Chicago’s budget now supports more mental health services, right in the neighborhood

Chicago is a city of neighborhoods, and it’s a source of pride for our great urban city. When communities come together to support their schools, their safety and their health, relationships are formed and a great city becomes more manageable, friendlier and more familiar.

Our City of Neighborhoods status is one of the most powerful reasons Mayor Lori Lightfoot announced the Mental Health Equity Framework in 2019, when her administration sought to address the serious and growing need for health services. mental illness for Chicago residents. He called for a significant investment by the city in creating a network of 50 neighborhood mental health providers who would provide services to all residents, regardless of health insurance status, immigration status or their ability to pay.

And we’re here to tell you, as service providers serving our communities every day: the strategy is working.

Before the end of this year, the city plans to fund a mental health clinic in every Chicago neighborhood. The network, in 2022, will have served 60,000 inhabitants, compared to 3,600 inhabitants in 2019.

This massive expansion of mental health services coincided with a sevenfold increase in the city’s mental health budget, from $12 million in 2019 to $86 million in 2022.

As frontline providers in our communities, sometimes for decades, we see all too clearly the immense need for mental health services at all ages and in all parts of the city. Less resourced communities suffer more from years of disinvestment, but make no mistake about it: trauma, substance use disorders, social conditions that affect health, anxiety, depression – all of this runs through the neighborhood boundaries. Adverse conditions don’t really care where you live or how much money you have.

What matters, and what always has, is where and how quickly Chicagoans can get help, prevention, and long-term support.

Because of the trust we have built in our communities – through awareness, familiarity, convenience and more – our programs can truly connect with our neighbors. We can provide a range of mental health services to adults, young people and families in their own communities, often with people they know in their neighbourhood.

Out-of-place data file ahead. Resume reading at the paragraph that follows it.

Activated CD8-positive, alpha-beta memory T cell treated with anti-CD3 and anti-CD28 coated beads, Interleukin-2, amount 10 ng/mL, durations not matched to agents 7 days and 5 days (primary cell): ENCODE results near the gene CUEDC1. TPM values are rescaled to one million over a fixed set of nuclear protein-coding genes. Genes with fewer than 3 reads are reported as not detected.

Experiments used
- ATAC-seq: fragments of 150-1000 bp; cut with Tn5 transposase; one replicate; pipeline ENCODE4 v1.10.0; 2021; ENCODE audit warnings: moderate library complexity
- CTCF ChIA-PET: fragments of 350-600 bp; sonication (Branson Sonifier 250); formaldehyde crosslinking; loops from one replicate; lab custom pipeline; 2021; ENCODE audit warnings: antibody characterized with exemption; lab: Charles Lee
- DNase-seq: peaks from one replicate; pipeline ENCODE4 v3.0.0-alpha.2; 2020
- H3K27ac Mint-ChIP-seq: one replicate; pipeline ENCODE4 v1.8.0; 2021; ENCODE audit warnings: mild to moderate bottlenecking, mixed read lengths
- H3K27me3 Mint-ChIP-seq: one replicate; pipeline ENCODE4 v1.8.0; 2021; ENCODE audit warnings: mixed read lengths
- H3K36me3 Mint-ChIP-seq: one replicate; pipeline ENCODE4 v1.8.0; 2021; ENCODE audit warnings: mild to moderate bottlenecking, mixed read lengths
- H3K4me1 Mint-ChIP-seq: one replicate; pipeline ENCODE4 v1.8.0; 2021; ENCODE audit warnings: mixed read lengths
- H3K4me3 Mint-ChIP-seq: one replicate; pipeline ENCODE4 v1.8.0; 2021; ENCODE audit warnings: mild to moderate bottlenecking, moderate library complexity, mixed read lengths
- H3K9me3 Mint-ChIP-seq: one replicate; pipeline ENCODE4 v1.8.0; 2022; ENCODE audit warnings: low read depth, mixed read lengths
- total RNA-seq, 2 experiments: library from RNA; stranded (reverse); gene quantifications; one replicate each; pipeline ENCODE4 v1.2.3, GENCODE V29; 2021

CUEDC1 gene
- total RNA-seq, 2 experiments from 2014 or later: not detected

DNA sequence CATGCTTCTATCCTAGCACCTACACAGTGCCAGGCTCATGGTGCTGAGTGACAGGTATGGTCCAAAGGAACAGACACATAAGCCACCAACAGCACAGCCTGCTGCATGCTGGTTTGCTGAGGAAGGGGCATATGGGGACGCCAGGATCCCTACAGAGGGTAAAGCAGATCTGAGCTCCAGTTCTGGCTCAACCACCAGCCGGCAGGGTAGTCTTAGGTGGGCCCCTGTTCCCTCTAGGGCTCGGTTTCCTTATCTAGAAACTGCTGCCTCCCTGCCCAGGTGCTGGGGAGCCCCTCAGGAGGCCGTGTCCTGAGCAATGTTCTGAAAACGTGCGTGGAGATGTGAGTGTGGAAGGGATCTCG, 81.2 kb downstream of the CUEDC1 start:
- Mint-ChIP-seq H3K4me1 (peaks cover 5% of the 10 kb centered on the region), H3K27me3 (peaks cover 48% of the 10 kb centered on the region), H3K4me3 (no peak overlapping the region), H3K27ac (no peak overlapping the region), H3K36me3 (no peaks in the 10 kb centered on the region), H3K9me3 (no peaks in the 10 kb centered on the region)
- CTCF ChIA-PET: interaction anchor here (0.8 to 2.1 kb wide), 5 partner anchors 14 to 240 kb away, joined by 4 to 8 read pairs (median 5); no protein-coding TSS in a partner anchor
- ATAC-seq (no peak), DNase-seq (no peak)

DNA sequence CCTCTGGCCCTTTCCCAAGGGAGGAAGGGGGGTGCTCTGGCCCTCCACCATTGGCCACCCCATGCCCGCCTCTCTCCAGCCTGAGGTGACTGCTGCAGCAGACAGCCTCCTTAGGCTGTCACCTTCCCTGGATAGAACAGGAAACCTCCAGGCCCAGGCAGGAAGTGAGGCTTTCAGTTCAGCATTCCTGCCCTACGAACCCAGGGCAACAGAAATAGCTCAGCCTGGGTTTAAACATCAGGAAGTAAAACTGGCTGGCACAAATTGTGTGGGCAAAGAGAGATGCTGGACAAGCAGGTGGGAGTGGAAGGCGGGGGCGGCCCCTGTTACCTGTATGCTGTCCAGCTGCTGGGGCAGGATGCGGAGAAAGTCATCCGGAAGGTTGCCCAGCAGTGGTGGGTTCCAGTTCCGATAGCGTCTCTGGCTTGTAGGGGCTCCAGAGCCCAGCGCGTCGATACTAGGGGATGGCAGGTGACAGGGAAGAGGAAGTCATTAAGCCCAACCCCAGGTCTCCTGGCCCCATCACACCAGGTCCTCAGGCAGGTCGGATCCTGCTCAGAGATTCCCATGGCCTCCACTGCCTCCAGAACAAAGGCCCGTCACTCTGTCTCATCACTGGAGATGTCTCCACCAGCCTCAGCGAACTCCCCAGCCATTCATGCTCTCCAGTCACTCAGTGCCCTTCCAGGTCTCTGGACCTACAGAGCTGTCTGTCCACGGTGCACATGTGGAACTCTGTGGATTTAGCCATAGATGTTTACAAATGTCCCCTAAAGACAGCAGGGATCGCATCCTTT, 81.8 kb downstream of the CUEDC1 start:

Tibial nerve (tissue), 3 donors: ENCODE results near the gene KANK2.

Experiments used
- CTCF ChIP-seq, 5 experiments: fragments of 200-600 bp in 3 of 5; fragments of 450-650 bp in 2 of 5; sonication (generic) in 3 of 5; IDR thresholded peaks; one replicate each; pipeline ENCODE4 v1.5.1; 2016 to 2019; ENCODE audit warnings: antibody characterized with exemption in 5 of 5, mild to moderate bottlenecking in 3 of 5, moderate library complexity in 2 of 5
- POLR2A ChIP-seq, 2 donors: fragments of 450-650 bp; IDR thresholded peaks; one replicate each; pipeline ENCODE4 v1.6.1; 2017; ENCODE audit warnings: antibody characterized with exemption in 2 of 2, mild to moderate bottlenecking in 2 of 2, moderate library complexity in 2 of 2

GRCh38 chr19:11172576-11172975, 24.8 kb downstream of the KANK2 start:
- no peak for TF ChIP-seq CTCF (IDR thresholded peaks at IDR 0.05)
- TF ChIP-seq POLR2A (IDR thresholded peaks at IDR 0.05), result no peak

Here are two examples of how increased city funding has improved our ability to serve patients:

Alivio Medical Center, which has been providing behavioral health services in Chicago for 17 years, is now able to focus on integrating behavioral health into primary care and then expanding it. Alivio also now has a diverse group of bilingual and bicultural providers, including in our three school-based health centers. And Alivio was able to increase access to services for underinsured and financially challenged residents of South Lawndale and the Lower West Side.

Consider the case of a 28-year-old Latina who sought psychiatric and behavioral health services this spring due to a history of struggles at school, work and in relationships. She had no insurance or ability to pay, but now receives ongoing support to deal with anxiety, depression and attention deficit disorder. Her relationships and work performance have improved, as has her ability to manage her mental health symptoms.

At Habilitative Systems, Inc. on the West Side, city funding is supporting more services offered through a trauma-informed lens because addressing the impact that decades of disinvestment has had on communities is critically important. neighborhood residents.

Services include intensive family intervention, care management and therapeutic services for youth and adults with mental health issues and those at risk or in crisis. It is important to note that nearly half of the people employed at HabilitativeSystems live in the communities they serve.

With city funding, the Habilitative Systems team helped a patient who was seeking services due to severe anxiety and low self-esteem, providing her with therapy that helped her achieve her goals. back to school and manage anxiety symptoms. The patient had a history of trauma and, with the support of her therapist, was able to recognize the role of trauma in her life and learn to engage in the healing process.

Our city budget must continue to provide funds to support our vital work. Your neighbors depend on it.

Donald Dew is President and CEO of Habilitative Systems, Inc. Esther Corpuz is CEO of Alivio Medical Center.

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